And for some of the best evidence of this market change, there's no better place to look than to Detroit and Dearborn, where GM and Ford, this year and next, are readying a new generation of small cars. And these world-designed, U.S.-built mainstream 'C-segment' offerings—the 2011 Chevrolet Cruze and the 2012 Ford Focus—are no longer going to be followers. They're both looking like they'll suddenly be some of the best offerings on the market.
While the verdict is still out on the Focus, we've just returned from our first official drive in the 2011 Chevrolet Cruze, and we can say that Toyota had better watch out. If GM can get shoppers into Chevy dealerships for a test drive, by golly it's going to leave them positively gobsmacked.
The exterior is perhaps the weakest part of the Cruze presentation. There's nothing awkward or hideous about it; it's just plain and comes across as conservative from most angles. Some might like it as the design makes no pretense; there's no overwrought combination of creases and curves; just nice, soft surfaces, an arched roofline, a traditional three-box sedan profile, and a front and rear appearance that's clearly derived from the larger Malibu.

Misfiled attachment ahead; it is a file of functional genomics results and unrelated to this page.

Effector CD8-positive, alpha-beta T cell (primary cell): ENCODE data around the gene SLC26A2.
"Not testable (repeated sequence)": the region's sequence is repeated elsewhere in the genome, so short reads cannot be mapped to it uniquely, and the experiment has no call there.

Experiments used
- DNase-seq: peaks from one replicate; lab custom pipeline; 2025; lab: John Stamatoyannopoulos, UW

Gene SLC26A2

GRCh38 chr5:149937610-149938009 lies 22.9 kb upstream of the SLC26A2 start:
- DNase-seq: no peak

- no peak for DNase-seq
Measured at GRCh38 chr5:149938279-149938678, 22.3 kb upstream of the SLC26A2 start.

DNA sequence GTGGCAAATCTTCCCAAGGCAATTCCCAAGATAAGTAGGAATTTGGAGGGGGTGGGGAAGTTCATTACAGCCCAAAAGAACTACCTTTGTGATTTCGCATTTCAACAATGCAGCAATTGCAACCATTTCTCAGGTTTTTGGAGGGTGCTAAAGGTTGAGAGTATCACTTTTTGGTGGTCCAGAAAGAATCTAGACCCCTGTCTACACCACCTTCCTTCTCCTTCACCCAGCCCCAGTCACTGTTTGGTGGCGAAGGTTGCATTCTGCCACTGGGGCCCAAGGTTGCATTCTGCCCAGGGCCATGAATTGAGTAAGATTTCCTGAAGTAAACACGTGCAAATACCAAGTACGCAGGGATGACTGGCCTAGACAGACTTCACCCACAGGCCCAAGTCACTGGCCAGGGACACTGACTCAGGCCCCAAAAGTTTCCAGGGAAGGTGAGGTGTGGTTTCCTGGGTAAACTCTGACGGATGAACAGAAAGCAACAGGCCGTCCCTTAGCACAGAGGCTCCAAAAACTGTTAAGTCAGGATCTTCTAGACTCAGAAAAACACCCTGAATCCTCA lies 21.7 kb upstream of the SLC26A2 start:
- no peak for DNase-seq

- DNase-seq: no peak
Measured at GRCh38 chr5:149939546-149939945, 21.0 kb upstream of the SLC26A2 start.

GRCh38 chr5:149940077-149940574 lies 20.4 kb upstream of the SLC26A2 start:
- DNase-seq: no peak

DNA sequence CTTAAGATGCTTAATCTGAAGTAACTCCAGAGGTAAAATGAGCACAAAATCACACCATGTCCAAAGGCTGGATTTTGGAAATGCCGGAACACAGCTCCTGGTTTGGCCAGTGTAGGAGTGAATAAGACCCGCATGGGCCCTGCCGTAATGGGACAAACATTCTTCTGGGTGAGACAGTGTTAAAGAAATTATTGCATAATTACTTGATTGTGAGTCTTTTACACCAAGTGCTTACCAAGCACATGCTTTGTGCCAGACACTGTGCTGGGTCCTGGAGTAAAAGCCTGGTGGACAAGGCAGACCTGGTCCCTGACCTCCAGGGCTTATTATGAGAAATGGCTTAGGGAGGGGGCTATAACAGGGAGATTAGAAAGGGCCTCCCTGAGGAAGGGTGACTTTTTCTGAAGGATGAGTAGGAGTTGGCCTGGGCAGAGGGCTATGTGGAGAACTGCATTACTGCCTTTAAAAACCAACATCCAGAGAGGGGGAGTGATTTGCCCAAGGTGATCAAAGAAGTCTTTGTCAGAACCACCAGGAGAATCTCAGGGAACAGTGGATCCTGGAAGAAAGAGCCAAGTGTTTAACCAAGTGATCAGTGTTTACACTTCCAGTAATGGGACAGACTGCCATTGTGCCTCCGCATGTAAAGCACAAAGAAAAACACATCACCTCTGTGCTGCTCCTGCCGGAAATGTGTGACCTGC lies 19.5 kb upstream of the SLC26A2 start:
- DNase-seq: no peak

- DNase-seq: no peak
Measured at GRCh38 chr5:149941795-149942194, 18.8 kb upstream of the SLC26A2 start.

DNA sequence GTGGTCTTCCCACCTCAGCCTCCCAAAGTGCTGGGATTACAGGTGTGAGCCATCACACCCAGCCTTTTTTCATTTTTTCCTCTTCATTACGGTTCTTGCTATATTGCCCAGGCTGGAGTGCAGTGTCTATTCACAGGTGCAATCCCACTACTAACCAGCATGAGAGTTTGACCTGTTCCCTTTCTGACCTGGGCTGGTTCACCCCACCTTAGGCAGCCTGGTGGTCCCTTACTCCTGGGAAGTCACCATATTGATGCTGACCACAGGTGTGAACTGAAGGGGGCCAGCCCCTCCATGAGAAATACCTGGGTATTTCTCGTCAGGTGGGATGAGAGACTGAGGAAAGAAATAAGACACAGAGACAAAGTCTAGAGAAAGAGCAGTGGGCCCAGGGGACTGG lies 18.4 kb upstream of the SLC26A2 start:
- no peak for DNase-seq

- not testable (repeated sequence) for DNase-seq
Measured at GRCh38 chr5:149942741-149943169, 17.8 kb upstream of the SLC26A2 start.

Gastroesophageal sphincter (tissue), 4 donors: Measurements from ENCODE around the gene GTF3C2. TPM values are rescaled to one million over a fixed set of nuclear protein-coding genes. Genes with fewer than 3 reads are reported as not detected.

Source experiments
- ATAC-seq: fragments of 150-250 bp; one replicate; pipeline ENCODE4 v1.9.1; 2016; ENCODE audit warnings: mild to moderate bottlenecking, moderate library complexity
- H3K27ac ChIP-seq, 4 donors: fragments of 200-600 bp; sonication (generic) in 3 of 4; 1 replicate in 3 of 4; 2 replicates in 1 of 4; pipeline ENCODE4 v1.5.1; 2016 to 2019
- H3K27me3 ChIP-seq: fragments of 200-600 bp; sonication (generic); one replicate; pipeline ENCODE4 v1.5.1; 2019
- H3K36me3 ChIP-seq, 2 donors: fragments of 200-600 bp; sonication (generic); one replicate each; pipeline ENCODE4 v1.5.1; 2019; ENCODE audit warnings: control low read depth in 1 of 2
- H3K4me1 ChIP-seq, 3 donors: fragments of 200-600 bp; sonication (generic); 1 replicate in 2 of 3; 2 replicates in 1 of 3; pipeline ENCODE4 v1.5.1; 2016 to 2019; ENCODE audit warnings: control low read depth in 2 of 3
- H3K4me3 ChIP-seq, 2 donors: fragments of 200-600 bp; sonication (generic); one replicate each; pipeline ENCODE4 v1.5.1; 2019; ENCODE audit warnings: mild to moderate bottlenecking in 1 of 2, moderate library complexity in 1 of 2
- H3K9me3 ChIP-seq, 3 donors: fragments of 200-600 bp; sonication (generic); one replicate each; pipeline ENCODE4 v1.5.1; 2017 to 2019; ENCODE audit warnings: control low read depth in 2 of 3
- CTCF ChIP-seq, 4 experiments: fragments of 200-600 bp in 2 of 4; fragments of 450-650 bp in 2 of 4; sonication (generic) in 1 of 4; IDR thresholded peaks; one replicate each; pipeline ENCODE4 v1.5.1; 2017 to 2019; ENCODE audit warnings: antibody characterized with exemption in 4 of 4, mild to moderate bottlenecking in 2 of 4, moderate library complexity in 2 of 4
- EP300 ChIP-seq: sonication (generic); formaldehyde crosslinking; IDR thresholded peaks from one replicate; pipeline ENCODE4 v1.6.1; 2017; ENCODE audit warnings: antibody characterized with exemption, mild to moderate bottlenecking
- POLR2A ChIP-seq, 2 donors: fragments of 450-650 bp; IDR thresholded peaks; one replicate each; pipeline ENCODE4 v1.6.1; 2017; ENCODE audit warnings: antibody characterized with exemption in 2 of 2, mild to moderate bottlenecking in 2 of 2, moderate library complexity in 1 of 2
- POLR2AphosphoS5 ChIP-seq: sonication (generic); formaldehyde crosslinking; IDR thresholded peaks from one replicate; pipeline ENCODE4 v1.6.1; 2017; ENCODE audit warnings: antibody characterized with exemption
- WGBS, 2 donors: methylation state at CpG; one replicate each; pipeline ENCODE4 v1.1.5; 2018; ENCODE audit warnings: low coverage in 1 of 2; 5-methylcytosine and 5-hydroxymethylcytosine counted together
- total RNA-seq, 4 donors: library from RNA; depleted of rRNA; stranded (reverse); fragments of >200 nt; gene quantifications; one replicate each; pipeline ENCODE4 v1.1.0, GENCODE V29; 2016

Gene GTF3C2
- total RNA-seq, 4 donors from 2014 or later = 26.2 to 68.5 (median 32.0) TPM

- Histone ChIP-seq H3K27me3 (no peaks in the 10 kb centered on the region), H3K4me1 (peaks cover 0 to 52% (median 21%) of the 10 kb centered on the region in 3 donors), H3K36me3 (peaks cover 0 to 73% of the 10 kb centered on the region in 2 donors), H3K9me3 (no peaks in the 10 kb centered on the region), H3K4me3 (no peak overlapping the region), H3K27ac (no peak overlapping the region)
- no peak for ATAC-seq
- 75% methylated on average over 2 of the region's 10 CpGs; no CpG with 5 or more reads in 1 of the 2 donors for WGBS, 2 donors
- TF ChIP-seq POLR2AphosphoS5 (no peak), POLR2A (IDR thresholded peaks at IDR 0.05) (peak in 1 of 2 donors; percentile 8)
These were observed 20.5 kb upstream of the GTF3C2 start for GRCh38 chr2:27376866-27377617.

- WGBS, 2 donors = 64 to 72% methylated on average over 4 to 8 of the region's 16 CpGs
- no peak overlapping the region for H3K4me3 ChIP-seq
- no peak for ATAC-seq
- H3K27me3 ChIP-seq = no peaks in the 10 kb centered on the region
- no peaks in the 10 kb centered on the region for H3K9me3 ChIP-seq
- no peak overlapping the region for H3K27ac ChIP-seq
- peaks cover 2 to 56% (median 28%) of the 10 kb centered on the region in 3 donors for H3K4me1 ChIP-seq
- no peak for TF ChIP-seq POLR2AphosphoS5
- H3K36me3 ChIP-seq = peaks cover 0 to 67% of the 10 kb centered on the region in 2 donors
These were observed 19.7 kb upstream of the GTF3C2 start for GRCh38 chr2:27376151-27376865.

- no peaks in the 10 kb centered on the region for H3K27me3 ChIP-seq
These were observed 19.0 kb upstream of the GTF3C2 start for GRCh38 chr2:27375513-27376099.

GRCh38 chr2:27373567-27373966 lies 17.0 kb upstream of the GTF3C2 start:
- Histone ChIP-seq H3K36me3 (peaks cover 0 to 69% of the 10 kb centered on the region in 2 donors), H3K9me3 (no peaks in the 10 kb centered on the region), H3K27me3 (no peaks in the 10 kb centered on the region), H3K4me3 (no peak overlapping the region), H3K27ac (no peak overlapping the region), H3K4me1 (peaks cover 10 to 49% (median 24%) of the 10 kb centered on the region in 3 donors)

Positive influences inside
Inside, the exterior makes more sense (it affords lots of room), and we really liked how the beltline wasn't ridiculously high; it leaves enough of a greenhouse to enable a good view all around—and not instill a sense of claustrophobia to shorter occupants. The design of the interior has a little more of a wraparound cockpit feel than you'd expect from a basic sedan and, if you squint just a little bit, bears something in common—particularly in the design of the center stack—with the Cadillac CTS and SRX. Looking a bit closer, you might see similarities both to current and former Saab models and to the new 2010 Chevrolet Equinox, particularly in the way the audio controls are laid out. The steering wheel, too, has a thick feel and nice tactile audio controls.